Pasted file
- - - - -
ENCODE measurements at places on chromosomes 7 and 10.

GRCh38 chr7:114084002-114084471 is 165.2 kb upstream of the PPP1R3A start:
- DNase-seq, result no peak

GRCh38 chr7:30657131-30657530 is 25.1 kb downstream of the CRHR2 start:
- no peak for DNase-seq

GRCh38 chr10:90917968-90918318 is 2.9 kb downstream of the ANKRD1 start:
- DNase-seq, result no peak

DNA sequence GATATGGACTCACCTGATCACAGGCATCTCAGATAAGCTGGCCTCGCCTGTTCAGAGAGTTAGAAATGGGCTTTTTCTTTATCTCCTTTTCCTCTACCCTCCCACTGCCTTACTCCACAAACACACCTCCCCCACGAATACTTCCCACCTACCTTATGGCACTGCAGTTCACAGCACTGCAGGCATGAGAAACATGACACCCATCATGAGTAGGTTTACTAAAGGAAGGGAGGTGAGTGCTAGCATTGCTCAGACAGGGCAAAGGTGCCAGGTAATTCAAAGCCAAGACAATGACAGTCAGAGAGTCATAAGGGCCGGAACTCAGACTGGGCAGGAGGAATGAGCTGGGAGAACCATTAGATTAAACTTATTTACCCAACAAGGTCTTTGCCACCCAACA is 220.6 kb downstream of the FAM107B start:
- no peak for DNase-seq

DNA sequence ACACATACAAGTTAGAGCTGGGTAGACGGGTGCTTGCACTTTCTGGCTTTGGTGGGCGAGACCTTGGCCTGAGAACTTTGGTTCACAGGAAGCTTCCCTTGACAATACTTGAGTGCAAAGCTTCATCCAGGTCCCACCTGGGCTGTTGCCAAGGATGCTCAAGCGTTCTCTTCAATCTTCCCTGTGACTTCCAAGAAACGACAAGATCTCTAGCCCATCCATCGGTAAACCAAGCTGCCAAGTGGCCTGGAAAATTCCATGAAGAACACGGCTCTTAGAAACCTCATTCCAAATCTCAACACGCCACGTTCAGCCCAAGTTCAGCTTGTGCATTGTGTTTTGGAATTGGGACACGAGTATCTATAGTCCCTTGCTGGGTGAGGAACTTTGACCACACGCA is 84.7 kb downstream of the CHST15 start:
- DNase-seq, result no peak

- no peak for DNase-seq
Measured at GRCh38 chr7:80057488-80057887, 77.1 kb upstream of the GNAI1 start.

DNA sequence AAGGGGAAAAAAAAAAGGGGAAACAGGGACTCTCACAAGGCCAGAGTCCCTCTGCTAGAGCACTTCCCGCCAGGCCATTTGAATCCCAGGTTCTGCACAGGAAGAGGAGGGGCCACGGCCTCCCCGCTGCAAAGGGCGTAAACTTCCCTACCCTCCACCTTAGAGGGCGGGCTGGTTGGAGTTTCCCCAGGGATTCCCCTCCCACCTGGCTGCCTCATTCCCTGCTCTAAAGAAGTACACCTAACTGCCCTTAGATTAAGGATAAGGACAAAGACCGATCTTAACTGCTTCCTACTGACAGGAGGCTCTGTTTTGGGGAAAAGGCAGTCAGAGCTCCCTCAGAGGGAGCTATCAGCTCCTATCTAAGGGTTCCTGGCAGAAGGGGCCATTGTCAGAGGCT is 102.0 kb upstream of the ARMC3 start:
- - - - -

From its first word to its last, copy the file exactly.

ENCODE measurements at places on chromosomes 7 and 10.

GRCh38 chr7:114084002-114084471 is 165.2 kb upstream of the PPP1R3A start:
- DNase-seq, result no peak

GRCh38 chr7:30657131-30657530 is 25.1 kb downstream of the CRHR2 start:
- no peak for DNase-seq

GRCh38 chr10:90917968-90918318 is 2.9 kb downstream of the ANKRD1 start:
- DNase-seq, result no peak

DNA sequence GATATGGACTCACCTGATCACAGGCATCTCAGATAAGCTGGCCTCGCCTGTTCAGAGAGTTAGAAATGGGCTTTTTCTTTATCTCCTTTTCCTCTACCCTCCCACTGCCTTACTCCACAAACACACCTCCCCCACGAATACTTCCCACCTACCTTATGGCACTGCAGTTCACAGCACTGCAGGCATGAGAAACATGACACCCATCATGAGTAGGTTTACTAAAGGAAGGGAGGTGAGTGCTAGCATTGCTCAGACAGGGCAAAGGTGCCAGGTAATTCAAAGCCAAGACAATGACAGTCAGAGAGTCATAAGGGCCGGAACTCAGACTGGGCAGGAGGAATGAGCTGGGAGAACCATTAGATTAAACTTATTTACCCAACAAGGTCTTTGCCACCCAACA is 220.6 kb downstream of the FAM107B start:
- no peak for DNase-seq

DNA sequence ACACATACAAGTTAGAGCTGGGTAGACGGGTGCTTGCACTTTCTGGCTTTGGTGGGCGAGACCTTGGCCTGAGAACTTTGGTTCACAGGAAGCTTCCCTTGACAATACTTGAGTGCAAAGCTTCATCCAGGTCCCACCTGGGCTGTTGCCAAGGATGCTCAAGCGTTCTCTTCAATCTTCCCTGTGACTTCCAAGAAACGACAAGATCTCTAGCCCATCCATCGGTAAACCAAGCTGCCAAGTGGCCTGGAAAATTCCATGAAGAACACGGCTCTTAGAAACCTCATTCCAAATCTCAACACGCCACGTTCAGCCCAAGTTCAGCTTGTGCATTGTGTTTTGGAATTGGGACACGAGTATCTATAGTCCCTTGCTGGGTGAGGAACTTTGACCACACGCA is 84.7 kb downstream of the CHST15 start:
- DNase-seq, result no peak

- no peak for DNase-seq
Measured at GRCh38 chr7:80057488-80057887, 77.1 kb upstream of the GNAI1 start.

DNA sequence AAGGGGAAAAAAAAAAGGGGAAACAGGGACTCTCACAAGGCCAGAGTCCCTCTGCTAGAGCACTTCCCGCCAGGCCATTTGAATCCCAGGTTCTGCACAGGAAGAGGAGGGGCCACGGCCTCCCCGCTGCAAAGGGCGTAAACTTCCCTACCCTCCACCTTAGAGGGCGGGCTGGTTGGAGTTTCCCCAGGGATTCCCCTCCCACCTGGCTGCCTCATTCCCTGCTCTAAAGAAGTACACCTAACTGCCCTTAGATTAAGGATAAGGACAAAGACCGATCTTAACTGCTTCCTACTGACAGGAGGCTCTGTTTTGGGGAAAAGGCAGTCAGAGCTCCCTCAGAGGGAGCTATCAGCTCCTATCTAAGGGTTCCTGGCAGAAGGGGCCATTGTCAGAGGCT is 102.0 kb upstream of the ARMC3 start: